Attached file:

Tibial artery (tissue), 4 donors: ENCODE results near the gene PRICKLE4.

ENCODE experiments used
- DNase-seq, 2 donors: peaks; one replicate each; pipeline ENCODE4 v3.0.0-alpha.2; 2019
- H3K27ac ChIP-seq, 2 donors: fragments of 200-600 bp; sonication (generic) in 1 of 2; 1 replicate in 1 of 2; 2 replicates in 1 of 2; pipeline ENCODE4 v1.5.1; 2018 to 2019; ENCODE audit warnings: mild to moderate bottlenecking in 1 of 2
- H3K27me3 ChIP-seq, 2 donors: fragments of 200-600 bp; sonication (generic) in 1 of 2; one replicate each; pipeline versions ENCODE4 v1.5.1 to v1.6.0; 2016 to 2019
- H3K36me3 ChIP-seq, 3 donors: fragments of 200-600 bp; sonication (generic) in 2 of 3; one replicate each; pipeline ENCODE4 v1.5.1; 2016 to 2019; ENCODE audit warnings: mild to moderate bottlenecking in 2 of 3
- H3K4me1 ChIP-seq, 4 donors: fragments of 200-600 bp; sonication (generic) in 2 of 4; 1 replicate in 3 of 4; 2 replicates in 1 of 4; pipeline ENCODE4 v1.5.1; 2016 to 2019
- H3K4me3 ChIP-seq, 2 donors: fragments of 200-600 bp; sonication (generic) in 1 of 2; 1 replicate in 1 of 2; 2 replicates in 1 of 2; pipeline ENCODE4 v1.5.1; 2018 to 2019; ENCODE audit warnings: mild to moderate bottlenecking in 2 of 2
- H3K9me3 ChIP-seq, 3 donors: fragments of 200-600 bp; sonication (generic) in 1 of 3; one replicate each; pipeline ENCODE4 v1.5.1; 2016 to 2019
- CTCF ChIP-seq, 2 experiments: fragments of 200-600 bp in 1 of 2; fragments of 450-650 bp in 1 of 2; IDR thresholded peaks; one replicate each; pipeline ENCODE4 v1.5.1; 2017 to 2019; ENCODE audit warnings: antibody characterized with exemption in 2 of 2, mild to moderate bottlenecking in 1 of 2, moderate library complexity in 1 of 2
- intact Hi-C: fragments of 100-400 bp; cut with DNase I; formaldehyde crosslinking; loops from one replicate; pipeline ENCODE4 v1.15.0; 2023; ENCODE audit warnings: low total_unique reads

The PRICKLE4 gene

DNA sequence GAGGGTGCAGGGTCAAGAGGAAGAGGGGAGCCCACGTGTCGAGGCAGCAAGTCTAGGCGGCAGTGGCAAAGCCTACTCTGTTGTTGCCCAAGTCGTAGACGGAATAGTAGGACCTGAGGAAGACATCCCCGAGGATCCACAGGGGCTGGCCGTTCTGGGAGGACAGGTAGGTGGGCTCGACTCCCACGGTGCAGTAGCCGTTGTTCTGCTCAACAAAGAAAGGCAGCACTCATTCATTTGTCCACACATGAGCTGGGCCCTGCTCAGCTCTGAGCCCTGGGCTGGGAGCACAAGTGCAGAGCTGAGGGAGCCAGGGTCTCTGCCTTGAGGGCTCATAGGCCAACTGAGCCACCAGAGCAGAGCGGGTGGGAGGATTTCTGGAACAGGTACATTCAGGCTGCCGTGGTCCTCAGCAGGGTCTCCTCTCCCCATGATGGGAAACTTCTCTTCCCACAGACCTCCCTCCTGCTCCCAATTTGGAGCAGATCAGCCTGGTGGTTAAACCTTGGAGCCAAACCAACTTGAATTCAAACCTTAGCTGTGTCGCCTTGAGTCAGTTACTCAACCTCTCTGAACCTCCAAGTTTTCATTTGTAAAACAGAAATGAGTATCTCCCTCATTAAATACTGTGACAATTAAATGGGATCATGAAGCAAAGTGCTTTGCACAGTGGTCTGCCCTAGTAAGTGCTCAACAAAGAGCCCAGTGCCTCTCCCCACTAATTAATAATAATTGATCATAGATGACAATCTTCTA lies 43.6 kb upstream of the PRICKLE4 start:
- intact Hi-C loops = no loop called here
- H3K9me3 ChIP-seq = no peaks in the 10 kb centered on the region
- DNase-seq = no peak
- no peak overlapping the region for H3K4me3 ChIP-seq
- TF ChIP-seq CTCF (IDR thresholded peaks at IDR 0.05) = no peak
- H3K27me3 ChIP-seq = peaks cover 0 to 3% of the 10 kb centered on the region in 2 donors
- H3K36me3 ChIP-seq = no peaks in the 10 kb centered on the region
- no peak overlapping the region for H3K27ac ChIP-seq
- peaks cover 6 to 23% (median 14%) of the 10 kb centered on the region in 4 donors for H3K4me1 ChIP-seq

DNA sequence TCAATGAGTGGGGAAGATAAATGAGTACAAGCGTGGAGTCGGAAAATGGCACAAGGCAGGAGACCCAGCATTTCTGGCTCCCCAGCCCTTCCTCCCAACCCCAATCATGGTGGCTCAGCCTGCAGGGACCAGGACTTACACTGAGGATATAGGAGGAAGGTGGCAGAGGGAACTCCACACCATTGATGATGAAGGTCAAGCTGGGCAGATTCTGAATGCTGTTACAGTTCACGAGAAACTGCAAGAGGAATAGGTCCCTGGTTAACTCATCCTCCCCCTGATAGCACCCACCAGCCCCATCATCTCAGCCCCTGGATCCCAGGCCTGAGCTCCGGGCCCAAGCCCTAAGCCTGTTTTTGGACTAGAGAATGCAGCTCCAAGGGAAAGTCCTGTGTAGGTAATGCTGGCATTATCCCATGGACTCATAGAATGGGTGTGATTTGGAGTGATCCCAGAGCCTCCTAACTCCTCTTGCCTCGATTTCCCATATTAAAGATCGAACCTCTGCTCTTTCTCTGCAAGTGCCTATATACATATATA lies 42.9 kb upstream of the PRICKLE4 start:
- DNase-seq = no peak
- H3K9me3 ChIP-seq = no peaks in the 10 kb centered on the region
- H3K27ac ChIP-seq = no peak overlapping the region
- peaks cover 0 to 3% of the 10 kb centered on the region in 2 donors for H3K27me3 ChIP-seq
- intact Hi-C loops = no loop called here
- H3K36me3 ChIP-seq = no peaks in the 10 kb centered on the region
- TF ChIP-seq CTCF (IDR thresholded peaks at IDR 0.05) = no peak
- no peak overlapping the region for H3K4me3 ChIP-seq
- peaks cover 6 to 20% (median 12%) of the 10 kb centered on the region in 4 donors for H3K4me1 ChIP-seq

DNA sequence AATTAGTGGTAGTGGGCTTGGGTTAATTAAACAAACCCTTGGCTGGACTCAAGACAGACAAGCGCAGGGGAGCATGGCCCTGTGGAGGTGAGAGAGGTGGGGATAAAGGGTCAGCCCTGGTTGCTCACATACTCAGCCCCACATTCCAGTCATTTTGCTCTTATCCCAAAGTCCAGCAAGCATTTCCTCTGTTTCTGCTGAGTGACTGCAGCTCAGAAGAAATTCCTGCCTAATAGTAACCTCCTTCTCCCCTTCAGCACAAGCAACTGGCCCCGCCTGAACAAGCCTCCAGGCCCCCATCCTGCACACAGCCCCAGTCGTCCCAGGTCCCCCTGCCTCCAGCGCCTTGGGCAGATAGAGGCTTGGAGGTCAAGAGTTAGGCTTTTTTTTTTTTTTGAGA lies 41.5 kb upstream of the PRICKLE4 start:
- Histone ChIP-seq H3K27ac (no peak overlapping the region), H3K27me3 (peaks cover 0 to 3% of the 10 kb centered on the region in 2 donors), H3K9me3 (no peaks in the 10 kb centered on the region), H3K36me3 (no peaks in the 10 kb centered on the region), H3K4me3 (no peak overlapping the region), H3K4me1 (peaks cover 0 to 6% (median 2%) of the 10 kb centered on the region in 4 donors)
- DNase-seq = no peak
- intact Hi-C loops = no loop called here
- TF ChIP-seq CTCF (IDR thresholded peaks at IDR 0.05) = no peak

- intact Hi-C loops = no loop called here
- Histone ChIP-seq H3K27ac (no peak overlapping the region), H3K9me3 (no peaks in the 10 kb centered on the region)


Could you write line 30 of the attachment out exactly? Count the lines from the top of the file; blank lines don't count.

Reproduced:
- TF ChIP-seq CTCF (IDR thresholded peaks at IDR 0.05) = no peak